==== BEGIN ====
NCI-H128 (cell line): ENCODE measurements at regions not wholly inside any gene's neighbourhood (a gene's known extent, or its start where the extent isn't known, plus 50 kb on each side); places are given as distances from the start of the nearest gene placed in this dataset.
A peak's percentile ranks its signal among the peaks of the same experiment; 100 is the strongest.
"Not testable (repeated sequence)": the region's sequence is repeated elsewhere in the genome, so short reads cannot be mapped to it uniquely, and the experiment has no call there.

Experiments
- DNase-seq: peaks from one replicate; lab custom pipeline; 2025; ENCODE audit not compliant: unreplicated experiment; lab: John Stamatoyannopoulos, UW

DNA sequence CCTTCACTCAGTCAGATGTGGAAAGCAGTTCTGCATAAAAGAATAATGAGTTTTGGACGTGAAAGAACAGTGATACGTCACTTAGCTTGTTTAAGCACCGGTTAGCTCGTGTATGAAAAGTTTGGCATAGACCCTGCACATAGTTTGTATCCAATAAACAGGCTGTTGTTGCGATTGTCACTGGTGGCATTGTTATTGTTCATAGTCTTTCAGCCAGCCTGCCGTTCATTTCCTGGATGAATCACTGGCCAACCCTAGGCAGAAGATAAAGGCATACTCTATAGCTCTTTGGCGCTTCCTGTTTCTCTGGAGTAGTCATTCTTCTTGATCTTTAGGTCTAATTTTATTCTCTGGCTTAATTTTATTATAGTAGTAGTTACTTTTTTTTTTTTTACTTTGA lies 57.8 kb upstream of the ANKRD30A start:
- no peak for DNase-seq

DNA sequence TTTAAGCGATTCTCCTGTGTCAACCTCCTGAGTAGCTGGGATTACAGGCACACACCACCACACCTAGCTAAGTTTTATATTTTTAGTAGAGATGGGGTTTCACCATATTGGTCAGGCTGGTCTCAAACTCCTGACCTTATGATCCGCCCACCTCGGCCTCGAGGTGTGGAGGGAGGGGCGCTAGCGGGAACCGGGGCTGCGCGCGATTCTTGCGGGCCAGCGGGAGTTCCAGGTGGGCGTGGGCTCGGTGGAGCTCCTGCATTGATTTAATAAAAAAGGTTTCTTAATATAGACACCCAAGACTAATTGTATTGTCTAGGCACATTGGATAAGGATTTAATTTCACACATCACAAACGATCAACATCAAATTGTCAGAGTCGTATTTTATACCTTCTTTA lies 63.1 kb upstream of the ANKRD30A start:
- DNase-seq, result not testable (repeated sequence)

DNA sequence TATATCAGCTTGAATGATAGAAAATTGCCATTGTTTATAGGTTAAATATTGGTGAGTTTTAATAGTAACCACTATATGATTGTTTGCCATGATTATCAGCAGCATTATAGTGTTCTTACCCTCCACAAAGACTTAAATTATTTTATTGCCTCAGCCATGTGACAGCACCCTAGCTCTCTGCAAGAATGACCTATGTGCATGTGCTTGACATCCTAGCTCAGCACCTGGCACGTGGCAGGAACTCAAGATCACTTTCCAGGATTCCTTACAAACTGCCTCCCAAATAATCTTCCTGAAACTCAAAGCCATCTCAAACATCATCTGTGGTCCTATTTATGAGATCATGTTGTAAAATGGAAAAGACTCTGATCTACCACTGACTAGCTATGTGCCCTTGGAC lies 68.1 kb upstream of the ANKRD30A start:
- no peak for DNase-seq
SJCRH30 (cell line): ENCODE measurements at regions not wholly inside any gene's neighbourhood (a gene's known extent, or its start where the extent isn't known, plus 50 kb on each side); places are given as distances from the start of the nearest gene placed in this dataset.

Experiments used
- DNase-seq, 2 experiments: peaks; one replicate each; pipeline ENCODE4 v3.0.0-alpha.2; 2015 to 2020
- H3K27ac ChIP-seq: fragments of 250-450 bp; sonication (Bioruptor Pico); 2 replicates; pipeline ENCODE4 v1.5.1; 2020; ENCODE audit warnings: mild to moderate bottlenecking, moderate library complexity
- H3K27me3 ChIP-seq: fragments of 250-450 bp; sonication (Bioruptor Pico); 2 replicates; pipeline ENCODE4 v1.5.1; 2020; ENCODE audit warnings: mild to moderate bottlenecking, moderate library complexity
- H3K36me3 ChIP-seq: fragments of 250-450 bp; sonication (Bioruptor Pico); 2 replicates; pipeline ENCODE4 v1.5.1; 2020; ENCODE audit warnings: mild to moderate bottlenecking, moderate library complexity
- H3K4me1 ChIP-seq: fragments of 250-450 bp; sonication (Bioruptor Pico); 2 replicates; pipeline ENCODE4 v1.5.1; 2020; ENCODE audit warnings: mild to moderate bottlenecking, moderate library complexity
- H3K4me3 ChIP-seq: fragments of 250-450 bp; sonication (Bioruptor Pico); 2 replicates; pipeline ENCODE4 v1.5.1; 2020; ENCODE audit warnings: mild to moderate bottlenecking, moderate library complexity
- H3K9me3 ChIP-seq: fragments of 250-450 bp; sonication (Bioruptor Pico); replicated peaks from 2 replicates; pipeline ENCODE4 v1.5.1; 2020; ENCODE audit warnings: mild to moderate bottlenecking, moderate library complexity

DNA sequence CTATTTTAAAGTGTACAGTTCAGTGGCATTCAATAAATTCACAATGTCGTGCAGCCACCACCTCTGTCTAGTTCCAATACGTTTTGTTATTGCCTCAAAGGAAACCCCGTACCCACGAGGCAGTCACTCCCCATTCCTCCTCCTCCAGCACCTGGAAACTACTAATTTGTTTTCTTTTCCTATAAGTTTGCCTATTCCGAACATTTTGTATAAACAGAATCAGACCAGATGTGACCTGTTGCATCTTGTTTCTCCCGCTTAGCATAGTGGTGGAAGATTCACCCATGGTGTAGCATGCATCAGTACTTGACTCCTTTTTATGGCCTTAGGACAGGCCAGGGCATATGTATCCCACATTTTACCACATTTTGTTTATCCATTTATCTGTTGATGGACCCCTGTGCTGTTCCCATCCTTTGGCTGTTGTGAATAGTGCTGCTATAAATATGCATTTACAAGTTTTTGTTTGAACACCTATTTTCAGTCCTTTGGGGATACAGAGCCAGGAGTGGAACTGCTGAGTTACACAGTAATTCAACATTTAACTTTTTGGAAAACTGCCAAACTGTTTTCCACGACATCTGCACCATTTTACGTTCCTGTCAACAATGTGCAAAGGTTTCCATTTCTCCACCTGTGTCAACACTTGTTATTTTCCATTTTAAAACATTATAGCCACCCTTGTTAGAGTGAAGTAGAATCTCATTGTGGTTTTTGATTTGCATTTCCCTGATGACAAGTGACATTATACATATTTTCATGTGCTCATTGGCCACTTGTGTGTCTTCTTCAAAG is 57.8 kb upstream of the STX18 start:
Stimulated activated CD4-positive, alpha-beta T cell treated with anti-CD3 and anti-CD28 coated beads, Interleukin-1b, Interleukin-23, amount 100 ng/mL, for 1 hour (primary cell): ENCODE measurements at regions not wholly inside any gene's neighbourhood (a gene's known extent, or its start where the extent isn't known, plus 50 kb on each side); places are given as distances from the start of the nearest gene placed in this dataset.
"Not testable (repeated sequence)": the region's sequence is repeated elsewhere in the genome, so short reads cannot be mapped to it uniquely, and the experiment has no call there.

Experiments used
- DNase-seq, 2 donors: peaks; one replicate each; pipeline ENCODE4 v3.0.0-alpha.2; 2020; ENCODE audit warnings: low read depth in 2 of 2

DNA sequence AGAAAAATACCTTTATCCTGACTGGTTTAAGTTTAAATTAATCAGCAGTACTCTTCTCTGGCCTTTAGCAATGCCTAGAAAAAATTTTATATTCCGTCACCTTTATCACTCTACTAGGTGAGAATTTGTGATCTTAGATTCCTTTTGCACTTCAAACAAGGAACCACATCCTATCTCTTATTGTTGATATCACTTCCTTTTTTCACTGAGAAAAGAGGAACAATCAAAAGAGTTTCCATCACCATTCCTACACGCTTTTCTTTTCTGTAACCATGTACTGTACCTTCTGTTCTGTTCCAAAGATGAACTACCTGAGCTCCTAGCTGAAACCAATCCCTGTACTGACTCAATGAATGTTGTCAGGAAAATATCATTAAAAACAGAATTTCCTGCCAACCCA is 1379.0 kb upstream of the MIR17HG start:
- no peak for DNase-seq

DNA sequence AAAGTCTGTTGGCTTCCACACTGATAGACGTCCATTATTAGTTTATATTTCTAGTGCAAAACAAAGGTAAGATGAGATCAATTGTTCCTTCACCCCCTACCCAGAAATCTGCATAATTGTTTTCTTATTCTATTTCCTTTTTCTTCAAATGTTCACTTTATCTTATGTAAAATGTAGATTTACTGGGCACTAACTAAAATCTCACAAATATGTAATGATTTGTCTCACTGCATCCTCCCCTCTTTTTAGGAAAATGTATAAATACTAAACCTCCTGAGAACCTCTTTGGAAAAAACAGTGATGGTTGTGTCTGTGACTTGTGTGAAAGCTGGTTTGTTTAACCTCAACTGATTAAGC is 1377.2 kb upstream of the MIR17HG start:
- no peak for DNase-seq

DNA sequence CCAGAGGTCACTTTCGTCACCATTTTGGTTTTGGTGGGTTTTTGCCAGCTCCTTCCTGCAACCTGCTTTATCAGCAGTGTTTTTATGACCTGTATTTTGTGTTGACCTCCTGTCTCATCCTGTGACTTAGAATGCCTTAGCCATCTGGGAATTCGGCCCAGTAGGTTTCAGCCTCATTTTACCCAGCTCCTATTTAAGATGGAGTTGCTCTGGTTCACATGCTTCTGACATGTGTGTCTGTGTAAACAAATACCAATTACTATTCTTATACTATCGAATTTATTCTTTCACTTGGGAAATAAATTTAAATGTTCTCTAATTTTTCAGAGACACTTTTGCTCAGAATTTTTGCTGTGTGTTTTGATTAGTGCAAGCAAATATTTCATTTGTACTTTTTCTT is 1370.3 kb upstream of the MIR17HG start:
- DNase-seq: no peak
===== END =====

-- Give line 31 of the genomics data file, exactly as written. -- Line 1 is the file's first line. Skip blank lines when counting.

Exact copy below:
- DNase-seq: no peak